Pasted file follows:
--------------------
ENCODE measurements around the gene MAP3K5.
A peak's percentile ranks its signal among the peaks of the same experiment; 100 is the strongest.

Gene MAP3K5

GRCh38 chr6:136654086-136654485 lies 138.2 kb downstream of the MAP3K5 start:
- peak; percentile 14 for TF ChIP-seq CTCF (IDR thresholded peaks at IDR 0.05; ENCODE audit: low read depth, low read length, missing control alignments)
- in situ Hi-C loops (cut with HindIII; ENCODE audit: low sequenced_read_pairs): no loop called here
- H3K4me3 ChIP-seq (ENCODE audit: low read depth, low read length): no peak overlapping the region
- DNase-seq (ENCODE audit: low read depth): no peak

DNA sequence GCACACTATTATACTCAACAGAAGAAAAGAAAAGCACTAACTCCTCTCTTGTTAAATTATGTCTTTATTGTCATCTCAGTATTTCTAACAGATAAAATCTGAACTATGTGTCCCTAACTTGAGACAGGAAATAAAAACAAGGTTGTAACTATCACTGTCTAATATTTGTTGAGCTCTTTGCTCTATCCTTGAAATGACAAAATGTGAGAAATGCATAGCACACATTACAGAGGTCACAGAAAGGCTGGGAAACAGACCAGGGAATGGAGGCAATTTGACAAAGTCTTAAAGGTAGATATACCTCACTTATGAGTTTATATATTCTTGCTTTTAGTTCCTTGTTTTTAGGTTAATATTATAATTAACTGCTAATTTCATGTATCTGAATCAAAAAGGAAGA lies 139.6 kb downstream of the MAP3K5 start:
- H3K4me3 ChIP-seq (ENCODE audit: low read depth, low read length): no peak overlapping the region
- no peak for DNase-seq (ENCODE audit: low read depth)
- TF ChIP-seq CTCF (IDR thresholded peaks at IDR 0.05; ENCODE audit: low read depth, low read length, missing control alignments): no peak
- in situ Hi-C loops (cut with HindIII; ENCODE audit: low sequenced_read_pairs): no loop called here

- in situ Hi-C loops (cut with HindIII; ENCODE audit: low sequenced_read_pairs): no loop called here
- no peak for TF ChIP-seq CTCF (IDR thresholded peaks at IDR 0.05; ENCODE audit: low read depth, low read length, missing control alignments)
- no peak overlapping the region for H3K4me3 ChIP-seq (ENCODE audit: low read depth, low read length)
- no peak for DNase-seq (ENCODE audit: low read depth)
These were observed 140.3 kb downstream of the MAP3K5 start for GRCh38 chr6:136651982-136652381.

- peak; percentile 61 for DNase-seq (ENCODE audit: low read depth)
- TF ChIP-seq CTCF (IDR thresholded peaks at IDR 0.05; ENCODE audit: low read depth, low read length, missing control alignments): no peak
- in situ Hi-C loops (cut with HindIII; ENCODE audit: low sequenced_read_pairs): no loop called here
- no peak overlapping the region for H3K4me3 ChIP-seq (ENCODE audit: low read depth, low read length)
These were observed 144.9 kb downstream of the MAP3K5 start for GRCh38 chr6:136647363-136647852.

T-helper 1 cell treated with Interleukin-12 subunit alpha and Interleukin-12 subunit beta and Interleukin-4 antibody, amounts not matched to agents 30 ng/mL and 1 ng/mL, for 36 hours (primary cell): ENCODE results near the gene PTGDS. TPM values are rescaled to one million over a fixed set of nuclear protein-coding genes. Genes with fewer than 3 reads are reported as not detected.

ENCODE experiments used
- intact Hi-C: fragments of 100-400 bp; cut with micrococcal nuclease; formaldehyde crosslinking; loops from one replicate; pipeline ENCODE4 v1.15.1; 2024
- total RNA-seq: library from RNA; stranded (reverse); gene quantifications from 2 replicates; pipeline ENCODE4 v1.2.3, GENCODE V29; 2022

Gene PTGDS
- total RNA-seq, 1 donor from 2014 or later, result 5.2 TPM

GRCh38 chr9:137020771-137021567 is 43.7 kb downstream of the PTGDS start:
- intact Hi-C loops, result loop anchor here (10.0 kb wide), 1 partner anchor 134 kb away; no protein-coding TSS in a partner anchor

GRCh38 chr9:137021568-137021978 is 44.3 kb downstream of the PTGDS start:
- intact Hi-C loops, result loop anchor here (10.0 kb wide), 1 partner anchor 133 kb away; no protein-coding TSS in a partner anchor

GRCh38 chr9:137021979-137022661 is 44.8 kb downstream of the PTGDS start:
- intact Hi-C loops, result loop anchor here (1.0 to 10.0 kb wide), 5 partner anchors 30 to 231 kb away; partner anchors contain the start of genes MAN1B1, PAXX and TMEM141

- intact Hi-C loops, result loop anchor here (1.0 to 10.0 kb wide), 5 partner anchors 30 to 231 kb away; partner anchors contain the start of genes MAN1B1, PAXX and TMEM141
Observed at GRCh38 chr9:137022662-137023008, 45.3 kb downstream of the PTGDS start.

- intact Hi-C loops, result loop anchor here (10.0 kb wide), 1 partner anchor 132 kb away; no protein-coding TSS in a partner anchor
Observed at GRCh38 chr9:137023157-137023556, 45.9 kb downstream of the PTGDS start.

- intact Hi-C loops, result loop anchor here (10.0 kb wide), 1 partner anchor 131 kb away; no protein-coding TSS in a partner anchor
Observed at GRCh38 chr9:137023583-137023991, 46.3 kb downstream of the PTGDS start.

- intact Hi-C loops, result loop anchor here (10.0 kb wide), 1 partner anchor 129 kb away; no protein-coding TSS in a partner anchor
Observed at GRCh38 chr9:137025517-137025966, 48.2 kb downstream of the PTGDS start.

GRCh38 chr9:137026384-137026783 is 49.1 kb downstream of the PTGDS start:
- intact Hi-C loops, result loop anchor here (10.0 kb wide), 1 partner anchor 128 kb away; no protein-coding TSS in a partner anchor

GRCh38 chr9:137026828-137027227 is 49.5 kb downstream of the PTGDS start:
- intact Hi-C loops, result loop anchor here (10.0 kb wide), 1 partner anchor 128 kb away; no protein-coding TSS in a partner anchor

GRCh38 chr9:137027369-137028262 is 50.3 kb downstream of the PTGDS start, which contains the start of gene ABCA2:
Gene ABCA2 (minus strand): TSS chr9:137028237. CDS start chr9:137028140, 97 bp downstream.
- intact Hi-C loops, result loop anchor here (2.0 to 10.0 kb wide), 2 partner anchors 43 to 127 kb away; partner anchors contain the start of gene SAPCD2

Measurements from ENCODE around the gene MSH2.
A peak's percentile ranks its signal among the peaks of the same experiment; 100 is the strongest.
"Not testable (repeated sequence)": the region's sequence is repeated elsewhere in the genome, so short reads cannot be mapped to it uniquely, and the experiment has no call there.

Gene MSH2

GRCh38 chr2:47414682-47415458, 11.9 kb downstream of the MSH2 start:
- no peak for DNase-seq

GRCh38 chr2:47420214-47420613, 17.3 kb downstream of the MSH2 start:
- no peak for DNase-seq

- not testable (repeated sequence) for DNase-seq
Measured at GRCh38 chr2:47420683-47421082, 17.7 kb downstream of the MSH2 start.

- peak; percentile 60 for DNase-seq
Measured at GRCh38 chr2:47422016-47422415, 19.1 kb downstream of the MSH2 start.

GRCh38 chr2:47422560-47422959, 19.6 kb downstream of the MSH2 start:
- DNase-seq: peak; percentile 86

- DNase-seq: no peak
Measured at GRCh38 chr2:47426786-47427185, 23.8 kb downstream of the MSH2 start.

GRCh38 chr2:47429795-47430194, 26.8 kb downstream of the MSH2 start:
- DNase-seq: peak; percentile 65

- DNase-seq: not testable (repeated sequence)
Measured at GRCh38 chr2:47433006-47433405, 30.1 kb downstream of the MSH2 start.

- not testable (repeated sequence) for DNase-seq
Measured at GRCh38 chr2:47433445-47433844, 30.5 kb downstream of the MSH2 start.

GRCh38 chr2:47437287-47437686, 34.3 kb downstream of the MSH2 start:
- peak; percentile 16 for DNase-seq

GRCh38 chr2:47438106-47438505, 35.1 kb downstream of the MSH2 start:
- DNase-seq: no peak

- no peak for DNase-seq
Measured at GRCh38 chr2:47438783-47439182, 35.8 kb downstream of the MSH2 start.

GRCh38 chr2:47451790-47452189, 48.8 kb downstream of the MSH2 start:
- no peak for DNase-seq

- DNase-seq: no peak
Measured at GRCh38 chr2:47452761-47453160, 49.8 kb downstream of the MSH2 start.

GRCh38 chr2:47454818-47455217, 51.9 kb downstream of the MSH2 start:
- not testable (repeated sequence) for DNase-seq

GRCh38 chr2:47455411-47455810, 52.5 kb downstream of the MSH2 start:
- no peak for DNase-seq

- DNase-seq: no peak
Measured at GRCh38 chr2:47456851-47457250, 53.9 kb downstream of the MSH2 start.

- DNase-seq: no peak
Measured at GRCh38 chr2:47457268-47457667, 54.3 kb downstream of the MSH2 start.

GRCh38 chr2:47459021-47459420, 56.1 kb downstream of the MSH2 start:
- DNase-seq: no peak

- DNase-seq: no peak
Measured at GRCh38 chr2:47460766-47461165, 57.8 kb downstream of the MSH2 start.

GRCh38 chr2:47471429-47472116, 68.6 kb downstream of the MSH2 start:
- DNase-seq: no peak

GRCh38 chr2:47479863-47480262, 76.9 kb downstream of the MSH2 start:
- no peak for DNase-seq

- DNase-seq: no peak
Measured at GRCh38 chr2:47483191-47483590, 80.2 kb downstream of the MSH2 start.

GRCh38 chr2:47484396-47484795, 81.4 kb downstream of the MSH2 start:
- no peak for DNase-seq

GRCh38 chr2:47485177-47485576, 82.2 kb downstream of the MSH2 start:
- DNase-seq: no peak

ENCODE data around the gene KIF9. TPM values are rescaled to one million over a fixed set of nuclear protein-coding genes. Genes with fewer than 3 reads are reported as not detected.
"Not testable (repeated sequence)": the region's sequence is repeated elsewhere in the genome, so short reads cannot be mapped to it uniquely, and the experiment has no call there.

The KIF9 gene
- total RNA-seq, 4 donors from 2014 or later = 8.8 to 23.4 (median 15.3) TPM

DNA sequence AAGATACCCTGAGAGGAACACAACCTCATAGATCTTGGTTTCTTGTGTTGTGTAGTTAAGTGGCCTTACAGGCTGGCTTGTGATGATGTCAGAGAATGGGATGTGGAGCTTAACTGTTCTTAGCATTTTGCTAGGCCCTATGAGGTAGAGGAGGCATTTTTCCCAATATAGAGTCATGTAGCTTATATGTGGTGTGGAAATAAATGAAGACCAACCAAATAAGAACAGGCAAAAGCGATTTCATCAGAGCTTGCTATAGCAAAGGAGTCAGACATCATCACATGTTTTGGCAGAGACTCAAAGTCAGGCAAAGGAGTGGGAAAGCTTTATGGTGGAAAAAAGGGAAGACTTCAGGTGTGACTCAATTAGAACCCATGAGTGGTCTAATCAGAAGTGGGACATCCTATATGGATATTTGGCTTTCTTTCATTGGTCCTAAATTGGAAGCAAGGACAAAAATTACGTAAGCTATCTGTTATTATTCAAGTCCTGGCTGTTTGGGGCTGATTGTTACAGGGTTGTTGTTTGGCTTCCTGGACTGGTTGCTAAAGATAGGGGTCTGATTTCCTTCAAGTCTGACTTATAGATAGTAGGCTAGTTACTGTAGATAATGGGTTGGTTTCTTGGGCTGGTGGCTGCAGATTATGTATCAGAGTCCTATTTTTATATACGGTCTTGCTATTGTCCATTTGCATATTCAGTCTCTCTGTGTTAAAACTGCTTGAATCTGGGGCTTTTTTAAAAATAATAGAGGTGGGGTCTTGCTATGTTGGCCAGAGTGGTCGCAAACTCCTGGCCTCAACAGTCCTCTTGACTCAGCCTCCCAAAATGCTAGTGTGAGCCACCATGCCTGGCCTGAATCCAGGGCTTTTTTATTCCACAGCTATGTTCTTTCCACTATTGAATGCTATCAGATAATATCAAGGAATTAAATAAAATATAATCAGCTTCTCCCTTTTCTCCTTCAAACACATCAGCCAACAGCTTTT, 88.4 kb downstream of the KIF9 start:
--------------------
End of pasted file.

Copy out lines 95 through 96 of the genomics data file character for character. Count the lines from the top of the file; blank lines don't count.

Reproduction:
GRCh38 chr2:47471429-47472116, 68.6 kb downstream of the MSH2 start:
- DNase-seq: no peak